Logo

MTA seminar: "Towards a third nuclear age?" with Andrew Futter - Shared screen with speaker view
John Holdren
38:06
One nitpick: Andrew argues on one of his slides that N Korea was the only country to proliferate in the Second Nuclear Age. He places Pakistan in the group that proliferated in the First Nuclear Age (which he says ended in 1990). But Pakistan first tested a nuclear weapon in 1998. Is he arguing that, in some important way, they proliferated earlier, before they tested?
Rebecca Gibbons
41:04
Some datasets cite the 1980s as the time when P had a deliverable weapon
Rebecca Gibbons
41:56
Hard to use testing as the line when including Israel and South Africa in datasets
Mike Kiely
42:18
The UK has no nuclear targets since 1994. Does your framework address how the UK as an example might post Chilcott get approval for any new target proposals?
Matthew Bunn
42:22
I’d be with Andrew on Pakistan. They had nuclear weapons by the late 1980s, and unlike India were focused on incorporating them into their military.
Sylvia Mishra
43:16
+ 1 Matt Bunn
Thomas Simons
43:50
The Pak program got rolling after the Indian nuclear test in 1964, and was far enough along for Kissinger to harass Bhutto about it, and be told Pakistan would “eat grass” before giving it up. We swallowed our worries during the Soviet war in Afghanistan, but came down on it with sanctions in 1990, after the Sovs left. That’s a pretty hefty First Nuclear Age record. Tom Simons, U.S. Ambassador to Pakistan 1996-8.
John Holdren
44:01
Thanks all for clarification on Pakistan!
Syed Farhan Shakeel
44:43
Don't underetimate Pakistan. They are militarily very bold and control too many intangibles in the region.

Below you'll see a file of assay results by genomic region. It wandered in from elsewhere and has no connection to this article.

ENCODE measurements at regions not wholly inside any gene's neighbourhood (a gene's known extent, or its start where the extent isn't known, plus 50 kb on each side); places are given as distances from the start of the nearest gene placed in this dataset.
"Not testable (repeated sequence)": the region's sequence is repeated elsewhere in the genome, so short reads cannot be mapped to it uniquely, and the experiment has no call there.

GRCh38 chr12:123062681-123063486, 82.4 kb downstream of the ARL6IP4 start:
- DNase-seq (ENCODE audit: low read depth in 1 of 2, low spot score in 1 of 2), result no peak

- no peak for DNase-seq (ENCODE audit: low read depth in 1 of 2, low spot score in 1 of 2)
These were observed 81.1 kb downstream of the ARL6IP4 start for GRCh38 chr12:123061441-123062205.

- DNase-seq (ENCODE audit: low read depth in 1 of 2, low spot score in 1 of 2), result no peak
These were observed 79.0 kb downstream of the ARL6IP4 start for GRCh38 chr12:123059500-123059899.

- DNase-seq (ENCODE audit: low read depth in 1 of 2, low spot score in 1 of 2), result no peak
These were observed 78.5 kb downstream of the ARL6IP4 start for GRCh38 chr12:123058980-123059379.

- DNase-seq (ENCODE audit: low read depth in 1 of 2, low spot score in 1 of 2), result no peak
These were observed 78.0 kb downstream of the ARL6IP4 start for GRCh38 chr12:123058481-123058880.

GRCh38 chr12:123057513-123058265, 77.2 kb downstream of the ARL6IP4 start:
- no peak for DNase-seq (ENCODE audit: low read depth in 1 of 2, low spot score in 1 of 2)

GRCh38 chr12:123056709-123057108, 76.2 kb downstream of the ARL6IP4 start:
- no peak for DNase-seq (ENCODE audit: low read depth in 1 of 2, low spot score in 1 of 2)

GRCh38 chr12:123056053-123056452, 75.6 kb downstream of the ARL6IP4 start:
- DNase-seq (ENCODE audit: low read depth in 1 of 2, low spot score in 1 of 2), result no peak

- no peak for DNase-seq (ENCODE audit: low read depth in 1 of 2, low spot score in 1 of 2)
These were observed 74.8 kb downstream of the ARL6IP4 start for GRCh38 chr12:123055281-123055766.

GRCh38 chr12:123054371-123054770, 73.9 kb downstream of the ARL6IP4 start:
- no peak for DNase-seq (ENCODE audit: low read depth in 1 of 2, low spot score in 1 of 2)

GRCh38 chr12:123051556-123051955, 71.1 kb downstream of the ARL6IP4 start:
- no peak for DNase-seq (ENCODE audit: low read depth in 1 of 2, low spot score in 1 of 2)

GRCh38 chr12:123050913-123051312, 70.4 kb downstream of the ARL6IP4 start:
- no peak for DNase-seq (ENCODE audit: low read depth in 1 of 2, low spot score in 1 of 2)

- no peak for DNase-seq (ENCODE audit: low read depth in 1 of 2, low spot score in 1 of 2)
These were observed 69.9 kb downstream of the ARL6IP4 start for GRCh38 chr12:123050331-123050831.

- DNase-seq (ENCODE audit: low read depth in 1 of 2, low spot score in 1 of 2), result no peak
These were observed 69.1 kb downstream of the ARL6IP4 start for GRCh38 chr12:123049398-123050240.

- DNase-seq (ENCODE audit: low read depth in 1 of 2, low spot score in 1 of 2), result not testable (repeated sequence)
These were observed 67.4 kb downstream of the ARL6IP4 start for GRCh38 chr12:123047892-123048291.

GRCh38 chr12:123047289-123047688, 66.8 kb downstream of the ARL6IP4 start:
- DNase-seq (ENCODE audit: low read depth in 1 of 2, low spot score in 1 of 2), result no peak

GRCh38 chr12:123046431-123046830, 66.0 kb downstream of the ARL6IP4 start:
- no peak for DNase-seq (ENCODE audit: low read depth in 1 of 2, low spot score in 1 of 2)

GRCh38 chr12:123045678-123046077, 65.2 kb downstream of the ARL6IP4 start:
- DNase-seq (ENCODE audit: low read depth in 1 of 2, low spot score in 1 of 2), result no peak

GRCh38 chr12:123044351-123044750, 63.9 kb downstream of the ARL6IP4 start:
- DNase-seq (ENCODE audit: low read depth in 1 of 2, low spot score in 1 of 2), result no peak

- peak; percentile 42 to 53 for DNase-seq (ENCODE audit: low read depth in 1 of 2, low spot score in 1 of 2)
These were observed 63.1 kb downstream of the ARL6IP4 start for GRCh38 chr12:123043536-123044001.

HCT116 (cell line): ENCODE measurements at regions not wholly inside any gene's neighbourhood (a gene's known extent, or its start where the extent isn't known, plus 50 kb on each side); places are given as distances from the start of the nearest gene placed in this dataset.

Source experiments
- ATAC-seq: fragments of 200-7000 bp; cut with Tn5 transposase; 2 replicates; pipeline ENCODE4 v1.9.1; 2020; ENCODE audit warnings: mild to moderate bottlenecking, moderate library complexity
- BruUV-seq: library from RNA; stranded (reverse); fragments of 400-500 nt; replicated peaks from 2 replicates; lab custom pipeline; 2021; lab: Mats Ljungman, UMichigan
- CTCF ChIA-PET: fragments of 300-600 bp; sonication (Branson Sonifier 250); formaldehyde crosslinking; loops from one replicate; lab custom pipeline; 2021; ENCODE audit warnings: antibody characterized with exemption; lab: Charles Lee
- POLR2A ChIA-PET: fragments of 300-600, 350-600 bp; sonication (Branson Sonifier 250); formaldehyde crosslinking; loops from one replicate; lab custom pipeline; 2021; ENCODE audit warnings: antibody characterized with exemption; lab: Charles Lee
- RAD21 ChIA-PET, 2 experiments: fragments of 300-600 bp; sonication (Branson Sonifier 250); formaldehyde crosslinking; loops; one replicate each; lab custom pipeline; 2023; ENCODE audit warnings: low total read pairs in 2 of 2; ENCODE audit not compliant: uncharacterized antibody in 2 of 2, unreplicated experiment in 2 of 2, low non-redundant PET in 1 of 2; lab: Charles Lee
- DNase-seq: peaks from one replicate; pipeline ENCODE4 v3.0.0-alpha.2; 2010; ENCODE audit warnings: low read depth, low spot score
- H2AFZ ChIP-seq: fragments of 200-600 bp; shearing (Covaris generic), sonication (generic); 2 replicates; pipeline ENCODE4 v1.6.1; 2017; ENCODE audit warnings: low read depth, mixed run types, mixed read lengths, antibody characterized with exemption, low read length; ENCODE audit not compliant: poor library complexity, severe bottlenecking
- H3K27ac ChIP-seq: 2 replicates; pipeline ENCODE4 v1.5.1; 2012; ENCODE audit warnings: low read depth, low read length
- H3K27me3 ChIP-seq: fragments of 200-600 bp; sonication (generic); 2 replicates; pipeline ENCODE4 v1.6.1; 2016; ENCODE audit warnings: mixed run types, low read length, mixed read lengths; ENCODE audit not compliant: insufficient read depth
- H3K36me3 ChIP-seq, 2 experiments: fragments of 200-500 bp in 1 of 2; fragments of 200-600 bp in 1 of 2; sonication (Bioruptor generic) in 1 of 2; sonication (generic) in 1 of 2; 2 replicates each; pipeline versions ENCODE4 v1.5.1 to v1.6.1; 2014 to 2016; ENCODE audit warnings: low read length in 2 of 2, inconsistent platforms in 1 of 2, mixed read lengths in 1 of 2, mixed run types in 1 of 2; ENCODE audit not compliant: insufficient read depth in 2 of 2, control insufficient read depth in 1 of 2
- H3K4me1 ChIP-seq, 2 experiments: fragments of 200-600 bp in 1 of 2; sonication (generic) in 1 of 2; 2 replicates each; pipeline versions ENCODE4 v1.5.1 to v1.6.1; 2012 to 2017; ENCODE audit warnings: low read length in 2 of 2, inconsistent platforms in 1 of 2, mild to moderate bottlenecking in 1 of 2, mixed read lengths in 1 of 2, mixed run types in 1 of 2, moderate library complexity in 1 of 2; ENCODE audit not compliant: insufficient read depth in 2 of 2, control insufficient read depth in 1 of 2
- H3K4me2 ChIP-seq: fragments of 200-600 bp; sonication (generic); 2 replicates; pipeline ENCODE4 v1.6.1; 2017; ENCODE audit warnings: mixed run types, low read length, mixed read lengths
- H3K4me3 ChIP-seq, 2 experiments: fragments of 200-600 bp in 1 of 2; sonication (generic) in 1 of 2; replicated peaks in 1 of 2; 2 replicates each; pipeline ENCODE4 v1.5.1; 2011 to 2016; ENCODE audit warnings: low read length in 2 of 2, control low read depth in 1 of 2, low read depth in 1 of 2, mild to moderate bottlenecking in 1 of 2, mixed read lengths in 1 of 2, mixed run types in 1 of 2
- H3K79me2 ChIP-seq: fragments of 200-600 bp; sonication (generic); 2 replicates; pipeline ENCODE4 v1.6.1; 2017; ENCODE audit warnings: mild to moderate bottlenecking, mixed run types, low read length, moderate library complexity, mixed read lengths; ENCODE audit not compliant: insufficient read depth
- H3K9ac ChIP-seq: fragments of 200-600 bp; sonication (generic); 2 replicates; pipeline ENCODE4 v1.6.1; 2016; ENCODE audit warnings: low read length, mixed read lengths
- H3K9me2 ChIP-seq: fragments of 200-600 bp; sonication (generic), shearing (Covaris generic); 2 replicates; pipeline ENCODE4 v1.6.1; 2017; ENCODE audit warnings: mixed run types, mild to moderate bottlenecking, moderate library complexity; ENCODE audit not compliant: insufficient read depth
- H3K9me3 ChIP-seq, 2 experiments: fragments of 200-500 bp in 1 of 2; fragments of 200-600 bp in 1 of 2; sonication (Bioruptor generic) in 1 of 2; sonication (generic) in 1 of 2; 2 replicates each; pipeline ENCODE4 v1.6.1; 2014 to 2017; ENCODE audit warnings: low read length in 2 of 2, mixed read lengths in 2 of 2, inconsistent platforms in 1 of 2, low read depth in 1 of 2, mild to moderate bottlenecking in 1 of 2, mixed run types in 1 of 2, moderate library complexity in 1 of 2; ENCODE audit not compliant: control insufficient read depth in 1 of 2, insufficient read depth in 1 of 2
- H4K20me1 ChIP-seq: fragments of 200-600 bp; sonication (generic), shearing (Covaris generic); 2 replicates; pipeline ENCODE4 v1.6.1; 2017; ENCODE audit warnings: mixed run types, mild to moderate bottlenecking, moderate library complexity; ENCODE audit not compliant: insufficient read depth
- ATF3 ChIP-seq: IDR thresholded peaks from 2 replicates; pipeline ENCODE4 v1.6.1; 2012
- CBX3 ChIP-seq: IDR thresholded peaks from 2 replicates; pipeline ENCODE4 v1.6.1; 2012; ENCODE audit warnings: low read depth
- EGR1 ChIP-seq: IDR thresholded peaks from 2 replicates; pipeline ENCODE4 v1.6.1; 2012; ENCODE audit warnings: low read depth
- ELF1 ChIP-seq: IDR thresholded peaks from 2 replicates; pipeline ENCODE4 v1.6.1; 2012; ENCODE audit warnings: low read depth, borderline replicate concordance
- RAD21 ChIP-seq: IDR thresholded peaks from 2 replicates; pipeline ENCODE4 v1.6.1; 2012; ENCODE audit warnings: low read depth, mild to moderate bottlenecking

Mariana Budjeryn
44:59
China tested in 1964, India - in 1974.
Dinshaw Mistry
46:53
Pakistan is assessed to have enriched uranium to weapons grade in the late 1980s, and to have a few nuclear weapons by then. There were also India-Pakistan 'crises' in 1987 and 1990 which had a 'nuclear' dimension, in the sense that US officials as well as the regional participants assumed that Pakistan had nuclear weapons at the time, albeit in very small numbers and with only aircraft rather than missiles as delivery systems.
Mansour Salsabili
47:07
Correction "the Indian nuclear test in 1964" to 1974
Thomas Simons
48:33
I stand corrected. tws
Stephen Schwartz
48:36
John, that’s probably a reference to A.Q. Khan’s nuclear black market/smuggling network, which got its start in the mid-to-late 1980s and ultimately operated in more than 20 countries and used more than 30 companies and middlemen with the knowledge if not active assistance of Pakistan’s military and government.
Julie Stern
51:23
Paper on Pakistan and nuclear weapons: https://fas.org/sgp/crs/nuke/RL34248.pdf
Mike Kiely
58:11
Why is increasing the UK 'ceiling' relevant when Dreadnought has fewer launchers (12 not 16)?
Jimmy Jorge Monteblanco Alvino
58:40
The Seminar web is very good, I am Peruvian Economist and researcher at ESAN (Peru), Harvard, MIT and Stanford, my name is Jimmy Monteblanco Alvino.
Olamide Samuel
01:01:09
@Mike some interesting analysis on the UK ceiling: https://valdaiclub.com/a/highlights/global-britain-increasing-its-nuclear-stockpile/?fbclid=IwAR0ACrKtYc6SMofZlf-dKdLhGn-4FwYP_x0jcwFArWmOzsBoDIEjMjGmJw4
Mike Kiely
01:13:25
I am struggling with what are Doomsday machines and the comparison with Conventional weapons. Does it need testing?
John Holdren
01:36:25
Strongly agree with Matt's point!
Mariana Budjeryn
01:37:56
But I think it’s a valid concern that even though the risk of conflict and escalation is configured in a bilateral context, if the powers are to control/limit destabilizing technologies that will have to engage multilaterally in realms like cyber, AI, advanced conventional.
Matthew Bunn
01:38:43
Absolutely.
Matthew Bunn
01:41:09
+1 on Steve Miller’s point. The fundamental destructive power of nuclear weapons hasn’t changed, and structures the situation in a fundamental way. Changes in stability resulting from non-nuclear technologies are evolutionary more than revolutionary, in my view.
David Arceneaux
01:43:50
Steve's point about ballistic missile submarine (SSBN)vulnerabilities nicely ties into Matt's point about the enduring importance of nuclear dyads. U.S. anti-submarine warfare (ASW) capabilities made Soviet submarines vulnerable for decades and hold China's SSBNs at great risk if they attempt to leave the first island chain. That concern, however, does not apply to cases like the India-Pakistan dyad. For both countries, SSBNs probably offer survivable platforms. The global trends captured by the "nuclear age" framework might not capture important variation in these areas.
Mariana Budjeryn
01:45:12
A very good point, David.
Joo Yh
01:46:07
Thank you!